Shilavrata, aka: Śīlavrata, Shila-vrata; 4 Definition(s)

Introduction

Shilavrata means something in Hinduism, Sanskrit, Jainism, Prakrit. If you want to know the exact meaning, history, etymology or English translation of this term then check out the descriptions on this page. Add your comment or reference to a book if you want to contribute to this summary article.

The Sanskrit term Śīlavrata can be transliterated into English as Silavrata or Shilavrata, using the IAST transliteration scheme (?).

In Hinduism

Purana and Itihasa (epic history)

Shilavrata in Purana glossary... « previous · [S] · next »

Śīlavrata (शीलव्रत).—Gives śīla and ārogya and leads to Śivapada.*

  • * Matsya-purāṇa 101. 39.
Source: Cologne Digital Sanskrit Dictionaries: The Purana Index
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The Purana (पुराण, purāṇas) refers to Sanskrit literature preserving ancient India’s vast cultural history, including historical legends, religious ceremonies, various arts and sciences. The eighteen mahapuranas total over 400,000 shlokas (metrical couplets) and date to at least several centuries BCE.

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In Jainism

General definition (in Jainism)

Shilavrata in Jainism glossary... « previous · [S] · next »

Śīlavrata (शीलव्रत).—Lack of observance of the seven supplementary (called śīlavrata) vows which include deśavirati, etc and the five minor vows (aṇuvratas) are the causes of the influx of karmas leading to birth in all realms.

What is meant by śīla? Observance of the three guṇavratas (which intensify the impact of minor vows) and four śikṣāvrata (which teach or prepare the householder for monk-hood) along with giving up passions i.e. anger, pride etc is called śīla. In other words, the conduct which intensifies the practitioner of minor vows towards practice of major vows is śīla.

What is meant by vow (vrata)? Observing /practising Non-violence, truth speaking, non-stealing, celibacy and non-possession are the five vows.

Source: Encyclopedia of Jainism: Tattvartha Sutra 6: Influx of karmas

Śīlavrata (शीलव्रत) refers to “supplementary vows” according to the 2nd-century Tattvārthasūtra 7.21. The seven supplementary vows called śīlavrata enhance the potency of the minor vows. Which are the seven supplementary vows? The seven supplementary vows are: abstaining from activity with regard to direction (dig-virati), abstaining from activity with regard to declared zone / country /city (deśa-virati), abstaining from purposeless sin (anarthadaṇḍa-vrata) are the three guṇavrata; periodical contemplation (sāmāyika), fasting at regular intervals (prosadhopavāsa-vrata), limiting consumable and non consumable things (upabhogaparibhogaparimāṇa-vrata), and partaking food after feeding the ascetics (atithisaṃvibhāga-vrata) are the four śiksāvrata.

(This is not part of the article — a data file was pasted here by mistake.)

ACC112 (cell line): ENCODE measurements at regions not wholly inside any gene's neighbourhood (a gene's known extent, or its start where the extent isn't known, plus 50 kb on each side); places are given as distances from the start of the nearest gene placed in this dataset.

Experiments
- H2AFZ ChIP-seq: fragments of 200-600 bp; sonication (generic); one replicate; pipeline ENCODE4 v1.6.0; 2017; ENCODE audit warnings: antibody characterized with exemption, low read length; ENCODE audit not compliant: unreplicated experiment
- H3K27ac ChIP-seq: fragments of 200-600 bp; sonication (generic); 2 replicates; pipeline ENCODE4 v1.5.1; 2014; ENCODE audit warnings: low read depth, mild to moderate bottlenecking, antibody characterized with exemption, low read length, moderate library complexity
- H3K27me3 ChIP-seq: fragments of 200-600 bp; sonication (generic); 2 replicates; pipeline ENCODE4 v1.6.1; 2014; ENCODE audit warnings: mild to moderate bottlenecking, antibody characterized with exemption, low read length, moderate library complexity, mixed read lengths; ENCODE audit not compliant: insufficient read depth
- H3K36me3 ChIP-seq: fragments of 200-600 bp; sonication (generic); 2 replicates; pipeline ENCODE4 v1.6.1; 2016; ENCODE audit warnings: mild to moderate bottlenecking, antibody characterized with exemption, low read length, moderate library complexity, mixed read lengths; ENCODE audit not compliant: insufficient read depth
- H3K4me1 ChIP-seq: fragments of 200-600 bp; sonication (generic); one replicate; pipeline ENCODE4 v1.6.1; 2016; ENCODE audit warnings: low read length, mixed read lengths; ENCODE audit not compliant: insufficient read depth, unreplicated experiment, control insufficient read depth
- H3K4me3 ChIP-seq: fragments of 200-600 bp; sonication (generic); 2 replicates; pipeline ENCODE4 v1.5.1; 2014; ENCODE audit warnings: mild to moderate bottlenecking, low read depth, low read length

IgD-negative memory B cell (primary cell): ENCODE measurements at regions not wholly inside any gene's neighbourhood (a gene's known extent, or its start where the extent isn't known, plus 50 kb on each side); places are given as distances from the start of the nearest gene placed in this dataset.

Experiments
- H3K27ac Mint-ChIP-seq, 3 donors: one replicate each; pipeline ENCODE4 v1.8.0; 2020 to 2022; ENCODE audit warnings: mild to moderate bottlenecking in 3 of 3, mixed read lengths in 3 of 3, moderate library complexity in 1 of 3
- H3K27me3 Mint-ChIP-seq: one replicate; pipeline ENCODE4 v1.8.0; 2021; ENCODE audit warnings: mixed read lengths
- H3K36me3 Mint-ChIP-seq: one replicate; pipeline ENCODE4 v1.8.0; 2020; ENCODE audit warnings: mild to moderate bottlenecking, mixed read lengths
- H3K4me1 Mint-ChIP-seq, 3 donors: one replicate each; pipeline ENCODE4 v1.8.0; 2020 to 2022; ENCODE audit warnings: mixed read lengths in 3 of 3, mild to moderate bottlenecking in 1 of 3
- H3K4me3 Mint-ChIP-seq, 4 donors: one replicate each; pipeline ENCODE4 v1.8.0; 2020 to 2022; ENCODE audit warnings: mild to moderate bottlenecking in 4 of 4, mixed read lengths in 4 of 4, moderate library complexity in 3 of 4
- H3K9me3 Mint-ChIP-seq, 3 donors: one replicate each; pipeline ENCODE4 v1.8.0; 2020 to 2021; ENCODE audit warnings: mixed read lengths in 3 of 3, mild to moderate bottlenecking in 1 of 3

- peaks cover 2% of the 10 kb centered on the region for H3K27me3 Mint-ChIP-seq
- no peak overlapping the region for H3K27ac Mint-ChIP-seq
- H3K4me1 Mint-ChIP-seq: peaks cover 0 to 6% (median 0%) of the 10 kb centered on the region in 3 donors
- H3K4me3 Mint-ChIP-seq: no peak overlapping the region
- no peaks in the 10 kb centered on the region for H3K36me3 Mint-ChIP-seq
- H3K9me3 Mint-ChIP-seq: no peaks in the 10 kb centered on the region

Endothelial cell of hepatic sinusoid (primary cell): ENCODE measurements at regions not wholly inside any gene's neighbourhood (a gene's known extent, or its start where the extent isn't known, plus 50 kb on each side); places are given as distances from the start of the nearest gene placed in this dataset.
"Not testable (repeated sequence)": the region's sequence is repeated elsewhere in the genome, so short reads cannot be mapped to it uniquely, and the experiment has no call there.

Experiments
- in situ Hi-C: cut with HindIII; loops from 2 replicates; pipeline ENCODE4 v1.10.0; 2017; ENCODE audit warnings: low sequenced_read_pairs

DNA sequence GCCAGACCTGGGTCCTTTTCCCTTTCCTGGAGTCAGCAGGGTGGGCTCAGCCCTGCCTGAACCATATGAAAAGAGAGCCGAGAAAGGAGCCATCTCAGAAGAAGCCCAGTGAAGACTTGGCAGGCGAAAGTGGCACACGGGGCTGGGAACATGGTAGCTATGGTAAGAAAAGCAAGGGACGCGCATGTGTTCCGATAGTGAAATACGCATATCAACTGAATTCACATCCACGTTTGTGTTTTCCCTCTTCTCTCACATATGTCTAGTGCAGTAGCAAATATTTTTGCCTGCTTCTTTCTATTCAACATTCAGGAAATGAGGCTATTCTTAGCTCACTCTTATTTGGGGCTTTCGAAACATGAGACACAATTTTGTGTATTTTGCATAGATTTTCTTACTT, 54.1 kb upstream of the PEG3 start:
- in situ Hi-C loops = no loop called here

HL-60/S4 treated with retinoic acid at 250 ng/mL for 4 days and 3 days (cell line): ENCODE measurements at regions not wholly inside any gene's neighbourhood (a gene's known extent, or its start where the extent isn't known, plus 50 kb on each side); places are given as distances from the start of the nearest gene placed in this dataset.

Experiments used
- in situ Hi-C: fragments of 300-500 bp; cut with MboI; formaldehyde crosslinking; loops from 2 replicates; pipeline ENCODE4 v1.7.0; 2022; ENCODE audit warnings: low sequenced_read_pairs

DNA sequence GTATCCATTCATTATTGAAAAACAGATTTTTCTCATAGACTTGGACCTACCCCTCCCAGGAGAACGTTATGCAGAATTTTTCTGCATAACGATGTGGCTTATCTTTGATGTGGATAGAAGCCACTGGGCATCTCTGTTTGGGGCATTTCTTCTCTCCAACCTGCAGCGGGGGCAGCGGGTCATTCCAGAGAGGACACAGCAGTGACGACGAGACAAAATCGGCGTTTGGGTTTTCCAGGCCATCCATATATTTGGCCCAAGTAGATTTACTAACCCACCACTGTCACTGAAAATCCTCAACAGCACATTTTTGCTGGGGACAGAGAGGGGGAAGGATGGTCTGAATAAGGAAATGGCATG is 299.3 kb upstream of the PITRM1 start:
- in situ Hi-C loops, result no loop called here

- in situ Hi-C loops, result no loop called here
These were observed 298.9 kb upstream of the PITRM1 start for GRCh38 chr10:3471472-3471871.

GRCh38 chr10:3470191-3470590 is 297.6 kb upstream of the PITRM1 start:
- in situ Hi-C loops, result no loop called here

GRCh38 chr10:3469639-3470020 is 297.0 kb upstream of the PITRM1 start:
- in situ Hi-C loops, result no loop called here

Source: Encyclopedia of Jainism: Tattvartha Sutra 7: The Five Vows
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Jainism is an Indian religion of Dharma whose doctrine revolves around harmlessness (ahimsa) towards every living being. The two major branches (Digambara and Svetambara) of Jainism stimulate self-control (or, shramana, ‘self-reliance’) and spiritual development through a path of peace for the soul to progess to the ultimate goal.

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Languages of India and abroad

Sanskrit-English dictionary

Shilavrata in Sanskrit glossary... « previous · [S] · next »

Śīlavrata (शीलव्रत).—nt.; °ta-parāmarśa, m. (= Pali sīla-bbata-parāmāsa), (attachment to) practices and observances (other than those approved by Buddhists), or attachment to good works (alone, as means of salvation); one of the five dṛṣṭi is this °parāmarśa: Dharmas 68, Mvy 1959; paraphrased ahetv-amārga-taddṛṣṭi AbhidhK. LaV-P. v.15, and explained 18 (see also Childers s.v.); in Mv i.292.3 (verse) śīlavrata alone = °ta-parāmarśa: (satkā- yadṛṣṭī-vicikitsitaṃ, mss. °tā, ca) śīlavrataṃ (mss. śīlaṃ vrataṃ) cāpi yad asti kiṃcit (are got rid of); these three, [Page530-a+ 71] satkāyadṛṣṭir vicikitsā śīlavrataparāmarśaś ca Laṅk 117.15, constitute the three first saṃyojanāni, q.v.; śīla° is explained in Laṅk 119.2 ff. Elsewhere śīlavrata may be used in the ordinary good sense, as in Sanskrit and Pali.

Source: Cologne Digital Sanskrit Dictionaries: Edgerton Buddhist Hybrid Sanskrit Dictionary
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Sanskrit, also spelled संस्कृतम् (saṃskṛtam), is an ancient language of India commonly seen as the grandmother of the Indo-European language family. Closely allied with Prakrit and Pali, Sanskrit is more exhaustive in both grammar and terms and has the most extensive collection of literature in the world, greatly surpassing its sister-languages Greek and Latin.

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